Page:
The HR head can play a valuable role in helping to maintain good relations and avoid acrimony between the board and the CEO, or even among directors themselves. Emotions can run high in the boardroom, particularly if the chief executive is wedded to a specific strategy or position, such as pushing a favored succession candidate or corporate funding for a pet charity. Additionally, some decisions that come before the board personally affect the CEO and can be difficult to discuss together candidly.
If the board decides to oppose a proposal that is being pushed by the CEO or that he or she seems emotionally committed to, directors may prefer to avoid a direct confrontation. It is less threatening to have the head of HR approach the CEO and point out where the plan might have shortcomings, and suggest alternatives. To be sure, it’s a difficult line for HR heads to navigate: being strong, yet sufficiently tactful not to jeopardize their own relationship with the CEO.
5. Someone knowledgeable on the critical HR issues boards are facing Like any other corporate executive who belongs in the boardroom, good HR professionals know the numbers and can discuss their function as a cost and asset. Equally important, they can bring the analysis down to the nuances of how to deploy and motivate people to drive corporate goals.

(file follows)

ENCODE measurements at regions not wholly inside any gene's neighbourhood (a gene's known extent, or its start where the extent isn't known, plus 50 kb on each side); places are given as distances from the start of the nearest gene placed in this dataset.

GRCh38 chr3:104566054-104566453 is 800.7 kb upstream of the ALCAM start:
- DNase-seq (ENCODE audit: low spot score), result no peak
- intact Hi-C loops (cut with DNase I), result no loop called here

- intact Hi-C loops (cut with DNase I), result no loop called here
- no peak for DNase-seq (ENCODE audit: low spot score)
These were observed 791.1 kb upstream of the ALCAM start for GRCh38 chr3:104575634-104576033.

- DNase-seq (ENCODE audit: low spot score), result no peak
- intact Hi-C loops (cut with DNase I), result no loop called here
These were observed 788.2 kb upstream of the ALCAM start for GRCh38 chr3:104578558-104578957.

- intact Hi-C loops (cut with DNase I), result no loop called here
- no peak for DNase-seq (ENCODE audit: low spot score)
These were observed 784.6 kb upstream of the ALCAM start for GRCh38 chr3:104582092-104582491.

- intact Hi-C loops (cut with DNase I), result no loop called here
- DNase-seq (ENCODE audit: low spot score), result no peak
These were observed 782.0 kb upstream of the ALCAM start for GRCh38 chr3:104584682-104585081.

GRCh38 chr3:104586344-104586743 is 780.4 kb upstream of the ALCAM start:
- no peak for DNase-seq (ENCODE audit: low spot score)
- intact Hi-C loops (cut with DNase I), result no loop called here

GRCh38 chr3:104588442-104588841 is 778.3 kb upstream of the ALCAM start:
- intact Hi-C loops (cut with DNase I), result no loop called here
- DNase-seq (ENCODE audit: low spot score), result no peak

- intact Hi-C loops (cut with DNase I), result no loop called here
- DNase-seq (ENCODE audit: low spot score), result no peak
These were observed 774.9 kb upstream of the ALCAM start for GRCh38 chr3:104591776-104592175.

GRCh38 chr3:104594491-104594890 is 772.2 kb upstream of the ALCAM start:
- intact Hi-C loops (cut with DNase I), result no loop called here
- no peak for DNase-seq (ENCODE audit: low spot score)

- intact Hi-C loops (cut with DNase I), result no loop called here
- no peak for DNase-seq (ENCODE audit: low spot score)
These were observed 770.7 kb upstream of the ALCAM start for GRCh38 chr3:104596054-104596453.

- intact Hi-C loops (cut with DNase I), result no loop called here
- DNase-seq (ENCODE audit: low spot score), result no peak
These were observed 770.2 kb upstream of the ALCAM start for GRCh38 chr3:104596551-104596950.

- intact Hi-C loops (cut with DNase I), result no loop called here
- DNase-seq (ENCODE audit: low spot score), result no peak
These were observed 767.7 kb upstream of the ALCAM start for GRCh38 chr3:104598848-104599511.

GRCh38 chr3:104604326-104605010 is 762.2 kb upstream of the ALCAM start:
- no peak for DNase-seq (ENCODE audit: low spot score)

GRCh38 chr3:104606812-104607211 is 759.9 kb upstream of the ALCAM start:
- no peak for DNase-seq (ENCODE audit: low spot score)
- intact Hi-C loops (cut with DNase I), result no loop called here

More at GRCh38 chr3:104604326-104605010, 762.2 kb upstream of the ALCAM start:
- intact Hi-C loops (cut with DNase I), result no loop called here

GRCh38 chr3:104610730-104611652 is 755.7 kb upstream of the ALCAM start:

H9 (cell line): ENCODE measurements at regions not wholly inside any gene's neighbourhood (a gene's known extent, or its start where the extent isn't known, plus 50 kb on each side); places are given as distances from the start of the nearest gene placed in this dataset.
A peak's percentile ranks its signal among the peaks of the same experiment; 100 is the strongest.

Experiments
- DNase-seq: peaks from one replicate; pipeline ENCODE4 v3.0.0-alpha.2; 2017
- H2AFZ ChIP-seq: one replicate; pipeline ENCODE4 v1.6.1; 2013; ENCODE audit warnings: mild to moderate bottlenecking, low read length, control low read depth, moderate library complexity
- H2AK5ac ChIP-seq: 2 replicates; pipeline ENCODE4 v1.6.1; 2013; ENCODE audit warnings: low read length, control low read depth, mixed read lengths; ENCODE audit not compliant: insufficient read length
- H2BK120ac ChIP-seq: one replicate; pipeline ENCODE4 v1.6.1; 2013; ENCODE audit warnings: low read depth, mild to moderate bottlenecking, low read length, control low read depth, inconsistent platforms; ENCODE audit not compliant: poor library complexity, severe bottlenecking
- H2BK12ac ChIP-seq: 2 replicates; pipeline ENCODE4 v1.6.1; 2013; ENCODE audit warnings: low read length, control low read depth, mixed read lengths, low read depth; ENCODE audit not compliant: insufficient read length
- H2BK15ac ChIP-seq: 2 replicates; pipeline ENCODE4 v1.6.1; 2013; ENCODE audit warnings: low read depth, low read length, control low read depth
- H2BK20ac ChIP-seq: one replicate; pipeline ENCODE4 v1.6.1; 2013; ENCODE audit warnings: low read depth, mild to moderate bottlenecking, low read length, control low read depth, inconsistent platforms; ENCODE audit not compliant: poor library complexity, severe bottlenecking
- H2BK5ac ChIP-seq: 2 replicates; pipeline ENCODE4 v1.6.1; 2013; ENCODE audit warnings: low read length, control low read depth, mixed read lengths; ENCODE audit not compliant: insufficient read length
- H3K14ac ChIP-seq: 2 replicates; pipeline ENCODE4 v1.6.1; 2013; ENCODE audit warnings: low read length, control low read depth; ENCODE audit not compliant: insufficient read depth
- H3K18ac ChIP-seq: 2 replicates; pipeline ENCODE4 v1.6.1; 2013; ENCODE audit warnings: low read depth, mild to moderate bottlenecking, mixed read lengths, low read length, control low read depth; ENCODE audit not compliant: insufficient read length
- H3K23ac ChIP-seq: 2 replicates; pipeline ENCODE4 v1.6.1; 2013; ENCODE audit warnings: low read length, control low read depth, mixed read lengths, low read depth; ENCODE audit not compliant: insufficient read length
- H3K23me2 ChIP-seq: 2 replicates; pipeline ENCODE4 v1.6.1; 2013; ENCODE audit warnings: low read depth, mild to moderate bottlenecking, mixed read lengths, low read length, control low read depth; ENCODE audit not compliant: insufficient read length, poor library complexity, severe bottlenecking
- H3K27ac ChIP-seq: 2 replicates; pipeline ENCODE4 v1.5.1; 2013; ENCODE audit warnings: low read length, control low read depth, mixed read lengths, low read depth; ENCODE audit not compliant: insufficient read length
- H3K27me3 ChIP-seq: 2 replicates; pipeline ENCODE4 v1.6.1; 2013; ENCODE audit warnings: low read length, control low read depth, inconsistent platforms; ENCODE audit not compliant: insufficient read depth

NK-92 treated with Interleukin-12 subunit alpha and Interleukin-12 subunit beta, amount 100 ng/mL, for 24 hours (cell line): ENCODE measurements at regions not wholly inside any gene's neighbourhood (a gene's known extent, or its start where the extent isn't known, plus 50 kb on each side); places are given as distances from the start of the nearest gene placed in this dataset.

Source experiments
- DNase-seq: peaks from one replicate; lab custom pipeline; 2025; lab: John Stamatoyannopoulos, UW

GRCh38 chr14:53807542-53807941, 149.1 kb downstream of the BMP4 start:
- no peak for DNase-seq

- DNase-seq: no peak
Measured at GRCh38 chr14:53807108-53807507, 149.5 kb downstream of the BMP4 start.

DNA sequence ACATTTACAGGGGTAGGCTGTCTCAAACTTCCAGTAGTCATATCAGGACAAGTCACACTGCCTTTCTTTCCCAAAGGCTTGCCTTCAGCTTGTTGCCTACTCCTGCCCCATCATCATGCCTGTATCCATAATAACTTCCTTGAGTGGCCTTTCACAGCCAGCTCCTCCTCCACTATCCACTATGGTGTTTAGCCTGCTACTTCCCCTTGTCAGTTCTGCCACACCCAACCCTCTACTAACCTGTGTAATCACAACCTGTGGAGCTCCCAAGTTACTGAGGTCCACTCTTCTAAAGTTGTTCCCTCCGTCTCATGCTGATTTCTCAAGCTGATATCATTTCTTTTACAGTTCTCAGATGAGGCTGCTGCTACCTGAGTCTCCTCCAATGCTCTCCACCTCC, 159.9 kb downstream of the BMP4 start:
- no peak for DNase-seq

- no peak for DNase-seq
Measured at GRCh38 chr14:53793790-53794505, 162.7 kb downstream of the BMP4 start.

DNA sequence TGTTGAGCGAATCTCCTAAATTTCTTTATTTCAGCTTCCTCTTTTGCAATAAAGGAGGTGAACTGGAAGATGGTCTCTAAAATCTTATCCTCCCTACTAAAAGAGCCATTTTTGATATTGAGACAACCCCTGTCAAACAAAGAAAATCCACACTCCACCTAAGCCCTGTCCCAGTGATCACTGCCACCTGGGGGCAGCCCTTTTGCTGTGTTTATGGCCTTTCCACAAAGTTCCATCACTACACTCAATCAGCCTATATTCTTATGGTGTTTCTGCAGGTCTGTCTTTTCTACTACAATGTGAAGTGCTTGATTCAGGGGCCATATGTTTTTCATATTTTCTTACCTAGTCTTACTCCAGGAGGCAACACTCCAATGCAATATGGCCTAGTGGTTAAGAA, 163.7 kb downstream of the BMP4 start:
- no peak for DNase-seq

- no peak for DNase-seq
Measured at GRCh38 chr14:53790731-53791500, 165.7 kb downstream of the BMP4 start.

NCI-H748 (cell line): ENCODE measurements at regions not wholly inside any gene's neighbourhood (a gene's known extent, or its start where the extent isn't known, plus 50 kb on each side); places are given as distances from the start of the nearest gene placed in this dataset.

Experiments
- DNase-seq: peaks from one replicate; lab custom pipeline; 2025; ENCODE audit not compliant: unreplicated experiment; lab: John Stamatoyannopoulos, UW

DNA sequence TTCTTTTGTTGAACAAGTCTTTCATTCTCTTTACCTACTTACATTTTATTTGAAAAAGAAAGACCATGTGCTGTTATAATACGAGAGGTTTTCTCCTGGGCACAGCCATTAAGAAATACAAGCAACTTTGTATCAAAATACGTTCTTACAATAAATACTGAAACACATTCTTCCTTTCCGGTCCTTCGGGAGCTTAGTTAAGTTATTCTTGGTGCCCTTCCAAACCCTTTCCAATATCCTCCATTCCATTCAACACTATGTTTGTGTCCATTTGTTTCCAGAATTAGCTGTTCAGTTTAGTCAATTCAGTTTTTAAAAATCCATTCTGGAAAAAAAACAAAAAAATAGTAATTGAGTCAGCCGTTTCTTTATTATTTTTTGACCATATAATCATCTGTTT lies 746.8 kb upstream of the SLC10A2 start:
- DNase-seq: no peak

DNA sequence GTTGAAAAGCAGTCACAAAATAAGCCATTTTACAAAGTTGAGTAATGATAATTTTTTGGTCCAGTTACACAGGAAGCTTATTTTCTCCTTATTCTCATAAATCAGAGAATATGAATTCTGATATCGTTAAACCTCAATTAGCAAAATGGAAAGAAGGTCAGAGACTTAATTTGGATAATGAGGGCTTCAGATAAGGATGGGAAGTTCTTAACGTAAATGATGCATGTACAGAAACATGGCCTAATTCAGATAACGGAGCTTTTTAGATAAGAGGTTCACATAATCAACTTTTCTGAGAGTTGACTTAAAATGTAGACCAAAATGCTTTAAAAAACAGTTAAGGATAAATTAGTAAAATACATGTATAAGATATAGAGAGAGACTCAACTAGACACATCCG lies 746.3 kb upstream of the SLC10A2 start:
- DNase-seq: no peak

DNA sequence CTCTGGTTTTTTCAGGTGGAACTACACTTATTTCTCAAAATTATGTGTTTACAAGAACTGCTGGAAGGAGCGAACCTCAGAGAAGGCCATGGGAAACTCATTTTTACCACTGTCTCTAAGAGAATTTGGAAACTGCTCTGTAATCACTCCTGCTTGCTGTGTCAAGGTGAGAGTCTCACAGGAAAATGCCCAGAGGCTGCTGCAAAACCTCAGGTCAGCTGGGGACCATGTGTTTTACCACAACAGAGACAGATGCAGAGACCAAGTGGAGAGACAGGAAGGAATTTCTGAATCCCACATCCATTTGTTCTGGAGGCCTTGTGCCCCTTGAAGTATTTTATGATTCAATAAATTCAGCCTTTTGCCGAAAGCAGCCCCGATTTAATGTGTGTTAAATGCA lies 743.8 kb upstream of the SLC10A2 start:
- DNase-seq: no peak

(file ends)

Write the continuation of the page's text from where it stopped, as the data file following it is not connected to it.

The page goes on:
In our corporate structures, the chief financial officer and corporate counsel have a formal relationship and responsibility to the board, independent of the chief executive. While there are no such requirements for human resources, there has been an ongoing increase in regulatory, legal and judicial activity around HR issues, as well as new challenges associated with the war for talent, employee relations, relocations, layoffs and outsourcing. Boards feel a growing need to hear from top managers other than the CEO, and the most effective boards are reserving a seat at the table for HR to join the decision-making process.
The continuing professionalization of the HR function brings with it increased responsibilities and challenges, but also greater opportunities to garner the respect of directors as independent professionals and valued members of the executive team.
David N. Swinford is president and CEO of Pearl Meyer & Partners.